Yemen Resident Representative Site
Resident Representative Office in Yemen
This web page provides information on the activities of the Office, views of the IMF staff, and the relations between Yemen and the IMF. Additional information can be found on Yemen and IMF country page, including official IMF reports and Executive Board documents in English that deal with Yemen.
News — Highlights
Yemen and The IMF
Republic of Yemen: 2014 Article IV Consultation and Request for a Three-Year Arrangement Under the Extended Credit Facility-Staff Report; Press Release; and Statement by the Executive Director for the Republic of Yemen
September 24, 2014
Series: Country Report No. 14/276
September 24, 2014
On September 2, the IMF approved a $553 million loan for Yemen to support the country’s plans to strengthen fiscal and external positions, boost growth, and fight poverty by reducing inefficient fuel subsidies, improving governance, and increasing monthly allowances paid by the Social Welfare Fund.
Press Release: IMF Executive Board Approves a 3-Year, US$552.9 Million Extended Credit Facility Arrangement with Yemen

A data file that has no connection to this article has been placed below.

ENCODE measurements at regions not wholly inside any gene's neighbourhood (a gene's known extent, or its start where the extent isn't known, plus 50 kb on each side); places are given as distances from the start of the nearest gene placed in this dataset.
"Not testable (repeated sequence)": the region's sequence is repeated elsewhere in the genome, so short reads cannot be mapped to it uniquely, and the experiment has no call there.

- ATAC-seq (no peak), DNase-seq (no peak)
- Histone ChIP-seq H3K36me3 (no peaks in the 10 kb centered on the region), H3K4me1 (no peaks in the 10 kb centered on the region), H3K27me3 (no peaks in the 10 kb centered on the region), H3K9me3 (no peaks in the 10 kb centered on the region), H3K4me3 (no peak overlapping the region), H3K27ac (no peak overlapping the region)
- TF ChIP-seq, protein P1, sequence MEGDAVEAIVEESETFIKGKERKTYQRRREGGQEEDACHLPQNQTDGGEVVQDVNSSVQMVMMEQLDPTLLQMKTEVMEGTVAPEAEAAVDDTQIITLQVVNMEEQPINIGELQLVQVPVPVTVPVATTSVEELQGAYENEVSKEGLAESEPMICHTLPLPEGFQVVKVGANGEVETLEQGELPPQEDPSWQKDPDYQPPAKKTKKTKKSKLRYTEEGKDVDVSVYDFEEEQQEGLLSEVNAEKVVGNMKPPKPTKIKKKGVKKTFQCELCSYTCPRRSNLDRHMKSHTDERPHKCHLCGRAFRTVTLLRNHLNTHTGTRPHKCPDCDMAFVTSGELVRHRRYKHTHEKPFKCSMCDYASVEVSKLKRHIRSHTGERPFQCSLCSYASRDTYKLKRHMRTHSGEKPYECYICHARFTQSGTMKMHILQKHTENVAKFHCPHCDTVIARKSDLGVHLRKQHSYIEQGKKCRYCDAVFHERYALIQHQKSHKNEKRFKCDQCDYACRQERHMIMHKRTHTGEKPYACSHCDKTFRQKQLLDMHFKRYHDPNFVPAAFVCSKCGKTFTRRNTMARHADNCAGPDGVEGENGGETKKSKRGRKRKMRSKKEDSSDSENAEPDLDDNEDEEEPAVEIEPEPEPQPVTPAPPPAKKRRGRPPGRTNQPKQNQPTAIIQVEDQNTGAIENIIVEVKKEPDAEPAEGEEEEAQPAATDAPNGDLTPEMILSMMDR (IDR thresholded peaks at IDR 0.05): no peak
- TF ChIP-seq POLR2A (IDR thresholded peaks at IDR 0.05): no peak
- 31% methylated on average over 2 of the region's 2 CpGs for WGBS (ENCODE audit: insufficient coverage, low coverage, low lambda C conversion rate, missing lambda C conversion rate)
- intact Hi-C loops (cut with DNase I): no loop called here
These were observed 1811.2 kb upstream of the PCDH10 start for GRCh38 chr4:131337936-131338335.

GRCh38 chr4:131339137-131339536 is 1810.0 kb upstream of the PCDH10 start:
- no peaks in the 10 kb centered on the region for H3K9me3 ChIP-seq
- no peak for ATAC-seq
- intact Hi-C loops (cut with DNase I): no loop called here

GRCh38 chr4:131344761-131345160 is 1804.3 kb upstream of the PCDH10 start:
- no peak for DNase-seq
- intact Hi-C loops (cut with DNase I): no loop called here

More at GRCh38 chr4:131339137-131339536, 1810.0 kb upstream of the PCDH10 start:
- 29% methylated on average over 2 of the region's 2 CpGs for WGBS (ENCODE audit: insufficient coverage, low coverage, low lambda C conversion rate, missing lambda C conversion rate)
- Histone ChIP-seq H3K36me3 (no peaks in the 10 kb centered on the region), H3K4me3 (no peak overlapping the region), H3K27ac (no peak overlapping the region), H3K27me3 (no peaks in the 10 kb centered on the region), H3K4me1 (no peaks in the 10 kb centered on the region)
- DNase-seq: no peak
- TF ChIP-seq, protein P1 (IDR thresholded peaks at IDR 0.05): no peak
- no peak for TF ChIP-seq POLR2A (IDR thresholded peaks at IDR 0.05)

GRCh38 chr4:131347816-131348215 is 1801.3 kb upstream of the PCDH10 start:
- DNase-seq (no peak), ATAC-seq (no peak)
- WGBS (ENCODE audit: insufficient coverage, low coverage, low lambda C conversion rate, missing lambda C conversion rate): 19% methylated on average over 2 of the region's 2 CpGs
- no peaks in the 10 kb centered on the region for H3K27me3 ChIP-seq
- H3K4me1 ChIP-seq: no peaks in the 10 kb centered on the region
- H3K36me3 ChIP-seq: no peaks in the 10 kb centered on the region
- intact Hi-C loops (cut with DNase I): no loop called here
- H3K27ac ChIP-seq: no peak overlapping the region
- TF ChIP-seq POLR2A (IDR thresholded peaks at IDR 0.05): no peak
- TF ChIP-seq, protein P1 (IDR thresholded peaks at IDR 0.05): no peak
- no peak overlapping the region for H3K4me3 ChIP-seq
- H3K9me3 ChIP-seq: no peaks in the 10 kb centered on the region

Regional Economic Outlook Update: Middle East & Central Asia
Growth has been tepid across the Middle East and North Africa, Afghanistan, and Pakistan (MENAP) region. In 2013, declines in oil production held back growth in the oil-exporting countries. Weak private investment, amid political transitions and conflict, continued to take a toll on economic activity in the oil-importing countries. Growth is expected to strengthen this year in line with an improved global outlook. However, weak confidence and, in some cases, large public deficits will continue to weigh on the region's economic prospects. Deeper economic transformations are necessary to ensure robust and inclusive growth and creation of enough jobs for the rapidly-growing labor force.
Economic growth in the Caucasus and Central Asia (CCA) is expected to decline from 6.5 percent in 2013 to 6 percent in 2014, mainly because of weakening growth momentum in emerging market trading partners (particularly, China, Russia, and Turkey) and a temporary decline in oil output growth in Kazakhstan. Risks remain tilted to the downside. In particular, a slowdown in emerging market trading partners may weaken exports, foreign direct investment, and remittances. Policy priorities center on rebuilding buffers and increasing exchange rate flexibility to help adjust to unanticipated shocks. Stronger macroeconomic frameworks would provide a more credible anchor to economies. Rapid credit growth in some countries calls for strengthening the prudential policies to ensure the continued soundness of financial institutions. Structural reforms to improve the business environment and governance, as well as closer regional cooperation, would enable CCA countries to achieve their goal of becoming dynamic emerging market economies.